HA for stateful apps

When you have services in production, the priority is to run these services continuously or with minimal interruptions. Delivering a consistent level of operational performance for applications is described as providing high availability (HA). Achieving this objective requires the underlying infrastructure to recover from both physical and software component failures with minimal impact to users.

An orchestration system that scales applications across multiple nodes makes it simple to deliver HA for stateless applications. On the other hand, delivering HA for stateful apps is a lot more challenging.

The example below steps through how CIO together with Docker Swarm makes high availability for stateful apps easy.

HA with CIO and Docker Swarm

Docker Swarm is a great tool for achieving high availability. If a node fails the scheduler simply restarts the service on another node ... which is awesome for stateless apps. Stateful apps however require data on the failed node to be available before restarting. CIO will swiftly and and fluidly move the required volume to the new node where the stateful app is restarting. Combined, Docker Swarm and CIO make delivering HA for your stateful applications simple.

Using the previous Docker Stack example we can see the services and volumes on a 4 node cluster.

root@v1:~# cio node ls
NODENAME             IP                NODE_ID    ROLE       STATUS
v1                   192.168.3.36      f8891810   sds        normal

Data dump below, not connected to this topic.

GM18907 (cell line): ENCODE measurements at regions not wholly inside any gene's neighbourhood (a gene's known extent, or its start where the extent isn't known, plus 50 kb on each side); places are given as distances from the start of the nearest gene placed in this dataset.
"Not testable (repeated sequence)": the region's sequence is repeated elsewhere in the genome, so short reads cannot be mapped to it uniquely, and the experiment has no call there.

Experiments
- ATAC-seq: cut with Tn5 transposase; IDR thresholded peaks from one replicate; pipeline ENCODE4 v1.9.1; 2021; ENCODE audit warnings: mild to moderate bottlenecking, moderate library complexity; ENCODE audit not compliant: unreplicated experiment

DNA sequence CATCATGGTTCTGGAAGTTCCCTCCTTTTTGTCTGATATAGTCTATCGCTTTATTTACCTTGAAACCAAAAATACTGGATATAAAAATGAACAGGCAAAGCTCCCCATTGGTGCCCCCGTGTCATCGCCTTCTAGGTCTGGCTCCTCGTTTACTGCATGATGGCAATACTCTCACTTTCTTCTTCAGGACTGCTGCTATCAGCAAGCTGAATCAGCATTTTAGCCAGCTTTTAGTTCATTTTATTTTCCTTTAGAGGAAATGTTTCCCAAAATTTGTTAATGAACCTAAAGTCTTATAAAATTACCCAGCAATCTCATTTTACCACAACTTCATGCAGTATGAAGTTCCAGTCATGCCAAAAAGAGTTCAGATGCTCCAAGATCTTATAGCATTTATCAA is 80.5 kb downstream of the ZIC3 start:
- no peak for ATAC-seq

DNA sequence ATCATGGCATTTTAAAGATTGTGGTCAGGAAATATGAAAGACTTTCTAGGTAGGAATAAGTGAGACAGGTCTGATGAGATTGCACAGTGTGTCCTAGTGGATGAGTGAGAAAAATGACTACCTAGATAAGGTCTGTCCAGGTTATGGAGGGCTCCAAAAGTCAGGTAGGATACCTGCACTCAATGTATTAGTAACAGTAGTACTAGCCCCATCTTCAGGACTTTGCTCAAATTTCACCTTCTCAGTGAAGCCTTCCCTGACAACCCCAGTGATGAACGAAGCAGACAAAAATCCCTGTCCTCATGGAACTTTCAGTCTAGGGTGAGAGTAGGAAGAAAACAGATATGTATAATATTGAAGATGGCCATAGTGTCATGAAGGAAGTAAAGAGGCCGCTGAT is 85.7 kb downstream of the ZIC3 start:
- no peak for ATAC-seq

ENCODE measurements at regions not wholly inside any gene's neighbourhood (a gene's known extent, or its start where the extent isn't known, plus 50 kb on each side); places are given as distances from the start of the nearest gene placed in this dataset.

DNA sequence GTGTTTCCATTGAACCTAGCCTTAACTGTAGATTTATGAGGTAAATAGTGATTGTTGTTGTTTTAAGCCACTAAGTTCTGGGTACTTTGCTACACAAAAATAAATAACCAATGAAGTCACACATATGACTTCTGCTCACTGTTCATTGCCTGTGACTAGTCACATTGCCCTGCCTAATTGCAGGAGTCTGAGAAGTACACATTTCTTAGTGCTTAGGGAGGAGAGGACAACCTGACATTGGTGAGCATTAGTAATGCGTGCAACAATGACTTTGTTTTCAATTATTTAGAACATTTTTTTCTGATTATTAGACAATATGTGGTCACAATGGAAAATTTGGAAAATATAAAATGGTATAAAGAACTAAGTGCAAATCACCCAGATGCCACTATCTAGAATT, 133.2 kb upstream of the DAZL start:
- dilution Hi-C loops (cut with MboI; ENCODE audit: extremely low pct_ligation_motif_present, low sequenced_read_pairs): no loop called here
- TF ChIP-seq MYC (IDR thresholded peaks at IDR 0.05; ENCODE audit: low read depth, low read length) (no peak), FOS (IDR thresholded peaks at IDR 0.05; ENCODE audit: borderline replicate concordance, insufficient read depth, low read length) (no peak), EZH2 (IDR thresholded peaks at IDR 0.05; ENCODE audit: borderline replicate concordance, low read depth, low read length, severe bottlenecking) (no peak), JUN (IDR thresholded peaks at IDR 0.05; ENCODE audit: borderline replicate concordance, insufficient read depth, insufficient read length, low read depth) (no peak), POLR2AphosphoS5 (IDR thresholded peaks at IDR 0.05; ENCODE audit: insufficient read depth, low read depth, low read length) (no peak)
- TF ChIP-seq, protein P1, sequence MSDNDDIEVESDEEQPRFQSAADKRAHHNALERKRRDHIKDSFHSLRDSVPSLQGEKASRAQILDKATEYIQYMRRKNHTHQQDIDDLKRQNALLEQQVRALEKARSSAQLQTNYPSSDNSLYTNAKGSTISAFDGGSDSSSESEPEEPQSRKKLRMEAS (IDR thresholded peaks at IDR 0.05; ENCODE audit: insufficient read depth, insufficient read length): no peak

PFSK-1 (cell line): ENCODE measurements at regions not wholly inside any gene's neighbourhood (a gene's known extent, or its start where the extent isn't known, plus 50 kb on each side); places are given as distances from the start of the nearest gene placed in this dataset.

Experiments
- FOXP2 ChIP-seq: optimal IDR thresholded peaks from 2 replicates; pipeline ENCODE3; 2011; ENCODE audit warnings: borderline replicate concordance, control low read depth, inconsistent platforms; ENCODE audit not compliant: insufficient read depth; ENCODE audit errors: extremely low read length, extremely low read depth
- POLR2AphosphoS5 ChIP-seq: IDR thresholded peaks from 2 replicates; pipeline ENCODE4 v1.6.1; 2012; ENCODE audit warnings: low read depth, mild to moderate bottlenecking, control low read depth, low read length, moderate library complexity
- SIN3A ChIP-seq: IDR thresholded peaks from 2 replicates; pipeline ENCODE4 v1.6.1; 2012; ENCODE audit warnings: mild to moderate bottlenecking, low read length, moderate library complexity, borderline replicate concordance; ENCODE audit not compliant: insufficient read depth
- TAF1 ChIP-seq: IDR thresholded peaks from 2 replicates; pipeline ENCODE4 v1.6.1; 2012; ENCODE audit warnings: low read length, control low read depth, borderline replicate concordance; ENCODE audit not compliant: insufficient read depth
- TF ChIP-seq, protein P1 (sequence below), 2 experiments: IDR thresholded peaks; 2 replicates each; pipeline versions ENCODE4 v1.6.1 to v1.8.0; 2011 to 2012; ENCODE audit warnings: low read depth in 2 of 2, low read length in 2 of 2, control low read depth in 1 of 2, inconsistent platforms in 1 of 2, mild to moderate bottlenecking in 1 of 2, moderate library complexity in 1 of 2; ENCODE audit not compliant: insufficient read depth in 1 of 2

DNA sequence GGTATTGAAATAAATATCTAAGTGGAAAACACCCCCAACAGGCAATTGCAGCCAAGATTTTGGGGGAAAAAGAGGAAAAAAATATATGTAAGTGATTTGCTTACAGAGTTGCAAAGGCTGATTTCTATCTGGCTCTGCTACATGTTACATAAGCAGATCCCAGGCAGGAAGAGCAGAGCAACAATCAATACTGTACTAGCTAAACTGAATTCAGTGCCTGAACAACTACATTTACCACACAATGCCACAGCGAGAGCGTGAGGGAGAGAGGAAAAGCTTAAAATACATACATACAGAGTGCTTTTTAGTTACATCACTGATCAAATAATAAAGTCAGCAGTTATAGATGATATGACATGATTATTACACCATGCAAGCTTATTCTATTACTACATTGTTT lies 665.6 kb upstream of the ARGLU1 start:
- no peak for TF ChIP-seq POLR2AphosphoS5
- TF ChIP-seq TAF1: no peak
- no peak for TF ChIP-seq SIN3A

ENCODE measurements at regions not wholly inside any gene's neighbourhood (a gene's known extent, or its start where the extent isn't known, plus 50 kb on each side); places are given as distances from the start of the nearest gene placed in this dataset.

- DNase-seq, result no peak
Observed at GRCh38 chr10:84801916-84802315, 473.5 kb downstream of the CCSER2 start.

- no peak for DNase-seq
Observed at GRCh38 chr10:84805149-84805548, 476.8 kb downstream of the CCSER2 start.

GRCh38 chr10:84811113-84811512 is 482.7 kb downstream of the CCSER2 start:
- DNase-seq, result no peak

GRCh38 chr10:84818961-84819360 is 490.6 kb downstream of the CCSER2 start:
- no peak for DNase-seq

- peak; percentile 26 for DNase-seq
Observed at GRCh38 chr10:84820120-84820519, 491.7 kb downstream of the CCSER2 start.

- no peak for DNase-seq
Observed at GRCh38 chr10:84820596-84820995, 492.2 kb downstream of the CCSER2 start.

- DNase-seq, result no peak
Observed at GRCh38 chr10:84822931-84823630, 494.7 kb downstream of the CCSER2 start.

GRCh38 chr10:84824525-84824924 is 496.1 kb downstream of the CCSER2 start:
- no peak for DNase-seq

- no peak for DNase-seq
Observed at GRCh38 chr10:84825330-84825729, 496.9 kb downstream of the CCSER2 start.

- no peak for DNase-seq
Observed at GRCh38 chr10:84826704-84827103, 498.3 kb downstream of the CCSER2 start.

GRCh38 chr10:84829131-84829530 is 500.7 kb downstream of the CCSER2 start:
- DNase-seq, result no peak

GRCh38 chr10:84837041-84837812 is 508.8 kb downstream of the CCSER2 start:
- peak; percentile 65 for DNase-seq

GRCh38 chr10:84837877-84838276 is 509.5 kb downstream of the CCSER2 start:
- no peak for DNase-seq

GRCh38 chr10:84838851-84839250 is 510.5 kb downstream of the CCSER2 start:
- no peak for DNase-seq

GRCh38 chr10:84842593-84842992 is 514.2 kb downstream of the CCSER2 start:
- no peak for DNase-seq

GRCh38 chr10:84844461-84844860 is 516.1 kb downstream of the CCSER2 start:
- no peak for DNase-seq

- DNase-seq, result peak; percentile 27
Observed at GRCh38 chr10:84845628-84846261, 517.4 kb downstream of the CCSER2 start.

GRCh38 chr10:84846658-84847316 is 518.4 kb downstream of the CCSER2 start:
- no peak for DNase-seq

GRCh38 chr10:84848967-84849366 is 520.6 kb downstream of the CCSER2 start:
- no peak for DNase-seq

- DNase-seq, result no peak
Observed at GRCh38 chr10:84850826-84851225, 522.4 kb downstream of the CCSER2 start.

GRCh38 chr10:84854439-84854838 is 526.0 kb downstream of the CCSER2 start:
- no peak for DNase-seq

v2                   192.168.3.141     e08dc3c4   backup1    normal
v3                   192.168.3.160     6a41aeba   backup2    normal
v4                   192.168.3.69      75472452   standard   normal

There are three services and two volumes on this cluster. The portainer service is using volume portainer, and the wp_db service using volume wp_mysql-data. From the cio volume ls output we see the portainer service is running on node v2 and the wp_db service is running on node v3.

root@v1:~# docker service ls
ID                  NAME                MODE                REPLICAS            IMAGE                        PORTS
l79f5oyxu84s        portainer           replicated          1/1                 portainer/portainer:latest   *:9000->9000/tcp
wiwp56tnc7c1        wp_db               replicated          1/1                 mysql:5.7
pck27fi2thdy        wp_wordpress        replicated          1/1                 wordpress:latest             *:8080->80/tcp

root@v1:~# cio volume ls
NODENAME             VDISK     DRIVE TYPE                    SIZE  UUID      VOLUMENAME
v2                   vd1       SSD   2-copy                  20GB  371f0802  portainer
v3                   vd2       SSD   3-copy                  10GB  4bd2f89f  wp_mysql-data

root@v1:~# docker service ps wp_db
ID                  NAME                IMAGE               NODE                DESIRED STATE       CURRENT STATE            ERROR               PORTS
u3joxz5yfg4h        wp_db.1             mysql:5.7           v3                  Running             Running 45 seconds ago

We force a failure of the database service by power cycling or rebooting node v3. docker service ls shows that the wp_db service is interrupted and cio node ls shows that node v3 is now in maintenance mode.

root@v1:~# docker service ls
ID                  NAME                MODE                REPLICAS            IMAGE                        PORTS
l79f5oyxu84s        portainer           replicated          1/1                 portainer/portainer:latest   *:9000->9000/tcp
wiwp56tnc7c1        wp_db               replicated          0/1                 mysql:5.7